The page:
"About six months to live," the doctor's voice blared over my car speakers.
Being a nurse, I knew the doctor was lying. It was her effort to lessen the pain of losing a loved one. After a pregnant pause, I responded, "Really that long?"
My dad, who had lived nine lives, was reaching for his tenth. Like a battle-worn boxer, he was instinctively fighting against an opponent that he had beaten before. But this time was different. Cancer was now aggressively attacking his prostate, liver, pancreas, and spine. We know the probability of him winning this battle was low and that the best we could hope for was a peaceful death. With so much real-life happening all around me, my true love kept nudging me to get back to what makes me happy. In thirty days, NaNoWriMo begins. My original plan was to have the edits of my first novel complete and to use October to prep the second book in my family saga series - "Freida."
Although twenty chapters into the final edits of the forty-two-chapter book, it's clear I will not finish editing my novel until the end of December. Life events happen. I drew from that resilience my parents instilled in me, hoping and praying that I had not used the last drop. Is it bottomless, or does it recharge like a battery?
Despite always having family around him, my father was a solitary man. He valued his privacy and his time alone. He lived his life in sporadic episodes and disjointed chapters. In my mind, I was a secondary character in his life with little backstory. But from conversations with friends, I learned he thought I was a plucky protagonist and a rock star. I knew he loved me and was proud of me, and was his "Baby Girl". I would have loved to hear that from him.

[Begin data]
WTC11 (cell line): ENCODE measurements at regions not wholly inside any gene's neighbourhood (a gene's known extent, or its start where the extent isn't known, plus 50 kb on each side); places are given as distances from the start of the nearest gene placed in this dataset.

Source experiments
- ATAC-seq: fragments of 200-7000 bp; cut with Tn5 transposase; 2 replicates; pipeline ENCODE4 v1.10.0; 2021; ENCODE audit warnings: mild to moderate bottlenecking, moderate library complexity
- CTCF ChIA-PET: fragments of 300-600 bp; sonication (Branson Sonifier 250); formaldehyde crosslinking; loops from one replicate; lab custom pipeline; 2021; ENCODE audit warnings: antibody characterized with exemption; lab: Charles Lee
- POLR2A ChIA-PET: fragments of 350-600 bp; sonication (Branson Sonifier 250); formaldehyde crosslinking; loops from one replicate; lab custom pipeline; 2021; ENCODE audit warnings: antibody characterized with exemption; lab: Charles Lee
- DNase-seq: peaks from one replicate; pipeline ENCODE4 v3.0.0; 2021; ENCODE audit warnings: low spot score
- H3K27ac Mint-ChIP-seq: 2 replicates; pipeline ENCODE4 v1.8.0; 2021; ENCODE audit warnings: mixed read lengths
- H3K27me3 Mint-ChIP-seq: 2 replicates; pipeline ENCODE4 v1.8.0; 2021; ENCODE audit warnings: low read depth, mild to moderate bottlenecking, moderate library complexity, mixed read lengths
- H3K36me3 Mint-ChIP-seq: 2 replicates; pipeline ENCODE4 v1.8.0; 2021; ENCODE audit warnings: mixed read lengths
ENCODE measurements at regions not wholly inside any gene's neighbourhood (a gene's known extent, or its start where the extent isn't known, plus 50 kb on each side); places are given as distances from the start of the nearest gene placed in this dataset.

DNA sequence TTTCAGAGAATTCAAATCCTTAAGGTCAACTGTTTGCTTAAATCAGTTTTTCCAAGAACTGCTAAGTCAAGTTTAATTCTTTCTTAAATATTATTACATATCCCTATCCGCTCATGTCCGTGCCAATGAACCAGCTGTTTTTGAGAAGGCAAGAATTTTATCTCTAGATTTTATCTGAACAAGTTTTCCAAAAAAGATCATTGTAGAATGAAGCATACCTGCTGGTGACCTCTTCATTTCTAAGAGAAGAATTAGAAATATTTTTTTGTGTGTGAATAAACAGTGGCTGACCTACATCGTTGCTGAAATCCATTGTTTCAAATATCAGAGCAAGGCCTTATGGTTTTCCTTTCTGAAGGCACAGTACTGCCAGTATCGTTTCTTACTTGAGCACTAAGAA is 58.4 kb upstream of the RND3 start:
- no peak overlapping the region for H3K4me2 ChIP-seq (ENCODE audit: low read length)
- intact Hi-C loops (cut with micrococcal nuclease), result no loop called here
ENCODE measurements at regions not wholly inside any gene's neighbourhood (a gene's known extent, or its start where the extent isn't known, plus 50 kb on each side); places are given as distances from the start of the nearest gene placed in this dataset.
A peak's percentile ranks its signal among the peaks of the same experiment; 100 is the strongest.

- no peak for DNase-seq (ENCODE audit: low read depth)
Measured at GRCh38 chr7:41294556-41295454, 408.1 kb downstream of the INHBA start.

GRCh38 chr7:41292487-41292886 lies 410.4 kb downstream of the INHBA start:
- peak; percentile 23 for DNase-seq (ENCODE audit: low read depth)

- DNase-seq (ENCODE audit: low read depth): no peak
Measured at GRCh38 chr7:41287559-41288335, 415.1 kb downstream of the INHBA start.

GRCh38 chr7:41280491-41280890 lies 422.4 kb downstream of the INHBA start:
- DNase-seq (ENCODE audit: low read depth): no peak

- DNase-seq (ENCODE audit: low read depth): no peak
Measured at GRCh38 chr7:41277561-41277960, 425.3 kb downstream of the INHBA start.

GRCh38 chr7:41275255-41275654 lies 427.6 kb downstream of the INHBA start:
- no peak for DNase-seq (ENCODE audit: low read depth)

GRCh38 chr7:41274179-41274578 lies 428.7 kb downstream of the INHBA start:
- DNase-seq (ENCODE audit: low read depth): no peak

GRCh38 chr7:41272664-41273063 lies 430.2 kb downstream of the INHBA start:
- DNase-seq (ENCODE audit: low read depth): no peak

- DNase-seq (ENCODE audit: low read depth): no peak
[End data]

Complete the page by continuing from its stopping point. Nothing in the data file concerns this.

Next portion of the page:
Good things can come from painful experiences. No matter how they present.
My father's illness showed me I have a supportive group of friends and family. I am very fortunate, grateful and I appreciate them immensely. I let them know they are all valued and tell them at every opportunity.
In the end, my dad craved family time, and we were there for him. He craved attention from his family secondary to his own need for solitude, but things changed. It's never too late.
Our six-month cycle of hospital stays and home health- then hospice ended abruptly. As I sat at his bedside, I reflected on his life and my life with him: the long conversations and the laughter.
On a fall Saturday evening in early October, I said goodbye to a man who lived on his terms and died on his terms. He lived his life the best way he knew how.
Ultimately, life has a way of re-centering your perspective. We are here, and we die. That sounds cold, but nothing is more accurate. The key, don't die without sharing your glory with the world. Live. It doesn't matter if the woman at the grocery store says something rude or a coworker torments you. Try to create the life that you need so your soul can flourish, nurse your genius. Be the author of your life. Connect with the meaningful characters in your life's story, edit what isn't working. Rewrite as necessary.
I held my father's hand as he drew his last breath. Reminiscent of when he marveled at my tiny new hand holding his finger in my first moments of life. Now I rest my literary pen for a more significant, more important task, writing the obituary for my father, a loving, intelligent, and complex man. Dad, say "hi" to mom for me.